Bees and Wasp

Jordan

New Member
Anyone in here ever tried bees or wasp as feeders? Some of the bees around here in the summer are awefully plump and juicy. I do not really know about the wasp. Might be a little to aggressive. I have heard them mentioned in referance to what a Jackson would eat naturally?
 

wow

New Member
the stinger would worry me maybee if you pulled out the stinger, the pollen they cary could be good for the cam anyways but dont quote me on this.
 

Jordan

New Member
I actually saw this on another forum site that talked about this and one book I read talked about how to make them safer (bees). If you place them in the fridge like other bugs they will slow down and not be able to fly. You can grab them with tweezers and cut the tip off the stinger. This way the bee does not die. Then let one lose in the cage.

Not really sure if I wanted to try it or not. That is why I was asking if anyone else in here had done it or not. I doubt they could punture the scales with the stinger. The mouth, throat, stomach and tongue would be a different story. Just not sure if the stomach acids would take care of the poison enough for them to be offered consistently. To late in the year now, though.
 

podenbeck

New Member
No Cham info in this article but some data from a study on insect toxins on mice and a lizard that is an ant harvester specialist. Keep this in mind when reading this article:

"Toxicity of venoms is difficult to quantify in an unbiased manner and will vary among target species. It is also confounded by responses to the venom that are due to immune system disorders (such as hypersensitivity and allergies). For this reason, morbidity and mortality data may not be the best comparative method to classify venom toxicity (Schmidt 1986b)."

http://ufbir.ifas.ufl.edu/Chap23.htm



Look at the difference in the LD50 (lethal dose that has a response of 50% mortality) for a harvester ant toxin on the lizard and the mouse. Its way higher in the lizard it has adapted. The lizard is a specialist but at least there is some data here that shows that there are MAJOR differences between species even though their mass is similar. This certainly does not point in anyway to say feed chams hymenoptera, but it does not suggest that its not possible in anyway. This is interesting to me because I work at an enviro tox lab I mostly work with heavy metals and tadpoles but still this stuff is interesting.
 
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Grim

New Member
My vieled will eat any form of wasp readily, I have never removed the stingers. I did place in a honey bee after removing the stinger and she won't even touch it. Seems to me she knows what is ok and whats not instinctively. Also how can you prove a chameleon died from eating an insect, there could be so many factors involved and even then whos to say it was the venom and not an outside source such as chemicals/pesticides.
 

Chris Anderson

Dr. House of Chameleons
Staff member
There is always an issue when an individual with a biased perspective presents a fundamental husbandry issue to an unquestioning individual as a factor out of their control when in fact it has much more to do with the general conditions of that individual's facilities....you should always consider the source of your information, even "experience"...

Chris
 
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Chris from www.reptilehavenonline.com told me he has had three different chams die from eating bees while outside....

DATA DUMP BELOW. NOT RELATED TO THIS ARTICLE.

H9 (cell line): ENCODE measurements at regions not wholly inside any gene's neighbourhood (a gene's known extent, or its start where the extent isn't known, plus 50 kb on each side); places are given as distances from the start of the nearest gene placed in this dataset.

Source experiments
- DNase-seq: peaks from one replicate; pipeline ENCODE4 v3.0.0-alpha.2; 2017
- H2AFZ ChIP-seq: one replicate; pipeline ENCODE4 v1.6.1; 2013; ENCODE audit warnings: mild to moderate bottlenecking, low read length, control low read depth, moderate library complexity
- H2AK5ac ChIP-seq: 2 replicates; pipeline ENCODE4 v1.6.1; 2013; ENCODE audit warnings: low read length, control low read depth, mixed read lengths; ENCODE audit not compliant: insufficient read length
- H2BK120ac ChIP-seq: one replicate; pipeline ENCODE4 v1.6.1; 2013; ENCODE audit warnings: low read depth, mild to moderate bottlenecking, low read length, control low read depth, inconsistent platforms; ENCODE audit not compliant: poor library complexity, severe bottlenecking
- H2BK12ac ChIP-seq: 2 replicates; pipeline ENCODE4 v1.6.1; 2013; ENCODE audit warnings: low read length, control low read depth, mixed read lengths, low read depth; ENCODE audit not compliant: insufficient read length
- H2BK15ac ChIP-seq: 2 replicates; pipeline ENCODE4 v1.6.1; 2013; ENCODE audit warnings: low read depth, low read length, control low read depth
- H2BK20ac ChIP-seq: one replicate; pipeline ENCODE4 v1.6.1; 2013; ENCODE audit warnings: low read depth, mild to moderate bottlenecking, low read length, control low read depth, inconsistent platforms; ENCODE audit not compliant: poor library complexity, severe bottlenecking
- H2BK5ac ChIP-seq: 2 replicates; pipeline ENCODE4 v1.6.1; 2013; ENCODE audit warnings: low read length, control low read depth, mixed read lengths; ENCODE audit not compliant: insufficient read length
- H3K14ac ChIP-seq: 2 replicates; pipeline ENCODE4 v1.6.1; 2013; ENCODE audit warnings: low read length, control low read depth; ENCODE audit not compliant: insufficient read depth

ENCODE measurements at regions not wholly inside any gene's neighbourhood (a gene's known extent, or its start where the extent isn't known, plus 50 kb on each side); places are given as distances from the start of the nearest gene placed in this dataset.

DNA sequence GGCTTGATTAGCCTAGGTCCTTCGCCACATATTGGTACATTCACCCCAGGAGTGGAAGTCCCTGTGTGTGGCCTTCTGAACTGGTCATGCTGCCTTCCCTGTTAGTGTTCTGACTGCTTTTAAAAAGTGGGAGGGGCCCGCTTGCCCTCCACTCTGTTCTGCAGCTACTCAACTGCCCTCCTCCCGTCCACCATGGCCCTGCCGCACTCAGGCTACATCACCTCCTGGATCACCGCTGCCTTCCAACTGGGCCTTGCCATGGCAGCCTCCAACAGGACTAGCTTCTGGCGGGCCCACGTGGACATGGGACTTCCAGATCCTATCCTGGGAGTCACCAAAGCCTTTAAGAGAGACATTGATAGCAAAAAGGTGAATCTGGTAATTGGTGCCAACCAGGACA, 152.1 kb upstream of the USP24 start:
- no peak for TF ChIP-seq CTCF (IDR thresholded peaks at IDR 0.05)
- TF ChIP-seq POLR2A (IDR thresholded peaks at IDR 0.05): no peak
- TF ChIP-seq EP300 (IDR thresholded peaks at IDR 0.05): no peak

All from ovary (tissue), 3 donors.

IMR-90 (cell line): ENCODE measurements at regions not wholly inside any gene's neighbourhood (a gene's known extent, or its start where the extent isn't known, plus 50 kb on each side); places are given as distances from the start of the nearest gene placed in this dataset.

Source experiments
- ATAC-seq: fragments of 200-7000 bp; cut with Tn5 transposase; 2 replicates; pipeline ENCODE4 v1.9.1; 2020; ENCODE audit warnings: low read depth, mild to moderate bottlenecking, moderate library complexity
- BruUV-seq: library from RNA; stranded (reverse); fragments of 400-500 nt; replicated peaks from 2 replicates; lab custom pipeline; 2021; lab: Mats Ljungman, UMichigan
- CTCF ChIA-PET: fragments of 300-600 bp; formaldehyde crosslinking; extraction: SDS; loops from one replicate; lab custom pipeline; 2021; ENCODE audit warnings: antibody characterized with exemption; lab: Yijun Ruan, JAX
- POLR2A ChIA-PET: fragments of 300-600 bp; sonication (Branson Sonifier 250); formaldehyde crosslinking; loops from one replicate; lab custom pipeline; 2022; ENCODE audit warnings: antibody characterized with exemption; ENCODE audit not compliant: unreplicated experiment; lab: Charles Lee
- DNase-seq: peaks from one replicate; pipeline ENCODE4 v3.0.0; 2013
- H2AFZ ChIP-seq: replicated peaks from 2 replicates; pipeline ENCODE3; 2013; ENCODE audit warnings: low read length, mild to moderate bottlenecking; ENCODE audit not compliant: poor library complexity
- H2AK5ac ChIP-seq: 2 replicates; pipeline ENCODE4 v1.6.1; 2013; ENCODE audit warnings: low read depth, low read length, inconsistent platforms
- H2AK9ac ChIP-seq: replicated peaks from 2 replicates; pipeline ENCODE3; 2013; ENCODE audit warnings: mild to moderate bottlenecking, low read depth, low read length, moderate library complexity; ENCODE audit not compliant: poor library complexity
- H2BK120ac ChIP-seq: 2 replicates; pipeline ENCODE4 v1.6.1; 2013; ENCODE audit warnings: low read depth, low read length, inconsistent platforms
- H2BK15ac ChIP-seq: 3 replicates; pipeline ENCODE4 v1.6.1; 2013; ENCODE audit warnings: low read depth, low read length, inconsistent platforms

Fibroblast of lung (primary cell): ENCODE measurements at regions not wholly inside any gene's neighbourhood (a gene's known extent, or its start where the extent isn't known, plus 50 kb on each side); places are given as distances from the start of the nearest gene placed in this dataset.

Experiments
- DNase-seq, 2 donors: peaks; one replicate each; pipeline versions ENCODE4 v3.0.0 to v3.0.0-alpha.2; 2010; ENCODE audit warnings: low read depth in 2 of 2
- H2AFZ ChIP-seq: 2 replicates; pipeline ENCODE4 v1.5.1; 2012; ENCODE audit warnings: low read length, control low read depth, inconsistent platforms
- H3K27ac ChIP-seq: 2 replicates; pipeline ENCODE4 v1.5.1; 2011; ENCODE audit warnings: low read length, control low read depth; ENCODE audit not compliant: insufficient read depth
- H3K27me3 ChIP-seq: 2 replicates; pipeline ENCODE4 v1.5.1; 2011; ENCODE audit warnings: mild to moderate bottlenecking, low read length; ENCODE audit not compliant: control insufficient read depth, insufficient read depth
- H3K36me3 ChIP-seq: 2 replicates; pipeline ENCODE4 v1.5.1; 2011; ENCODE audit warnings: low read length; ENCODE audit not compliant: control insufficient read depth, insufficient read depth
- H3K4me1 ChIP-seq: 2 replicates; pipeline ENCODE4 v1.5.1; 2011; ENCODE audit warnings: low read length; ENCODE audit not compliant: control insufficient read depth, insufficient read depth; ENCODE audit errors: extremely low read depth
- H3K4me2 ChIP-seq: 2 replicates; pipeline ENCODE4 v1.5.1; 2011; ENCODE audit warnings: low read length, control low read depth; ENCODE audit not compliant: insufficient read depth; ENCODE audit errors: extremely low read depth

To confirm this, I emailed Chris asking the same question;

Will,
None that i know of.
Thank you,
Chris Estep

Reptile Haven & Exotic Birds
807 North Santa Fe Ave
Vista, Ca 92084
760-724-1509
email: [email protected]

----- Original Message -----
From: "Will Hayward" <[email protected]>
To: <[email protected]>
Sent: Saturday, November 04, 2006 9:53 PM
Subject: Bees as feeders
>Greetings Chris,
>How many chameleons have you had die from eating bees?
>Sincerely,

So just to reiterate, no one as of yet as given solid proof or account of these insects to have killed chameleons. Now thats not to say that they cannot, but its meant to mean that no one should be telling others to NOT use bees when they have not done their own research or have access to definitive research results from others.
 
i personally went to oceanside to see chris, to get some cages, when i was there i asked him about feeding bees.....he said 3 of his chams died after eating bees accidently......maybe he doesnt recall!
 

Brad

Administrator
Staff member
Chris I liked the way you put that. Even though I had to read it twice.
LOL ... My exact thoughts.



Whether bees or wasps are safe for chameleons or not, they are definitely not a feeder I want to start using.

ouch :eek:
 

Zen Reptiles

Avid Member
I've used the LARVAE of wasps before.

We had this big old wooden dog houses in our back yard, and wasps would continuously make nests in them, so I began to torch all the wasps and take the nest, and take out all the larvae with tweezers (enough to last a week, almost every week over the summer, for 2 chams and several geckos).

All I did was make a torch, connect it to a long piece of bamboo, and stood as far away as I could while I torched all the wasps until it was safe to go knock the hive down. The hives were never completed, and were just the honeycombe or whatever you'd call it, so I didn't have to rip anything open and I just plucked the dozens and dozens of larvae out of their little Matrix-like cacoon things.

All of my animals loved them more than most other feeders, and there were no problems to feeding them.
 
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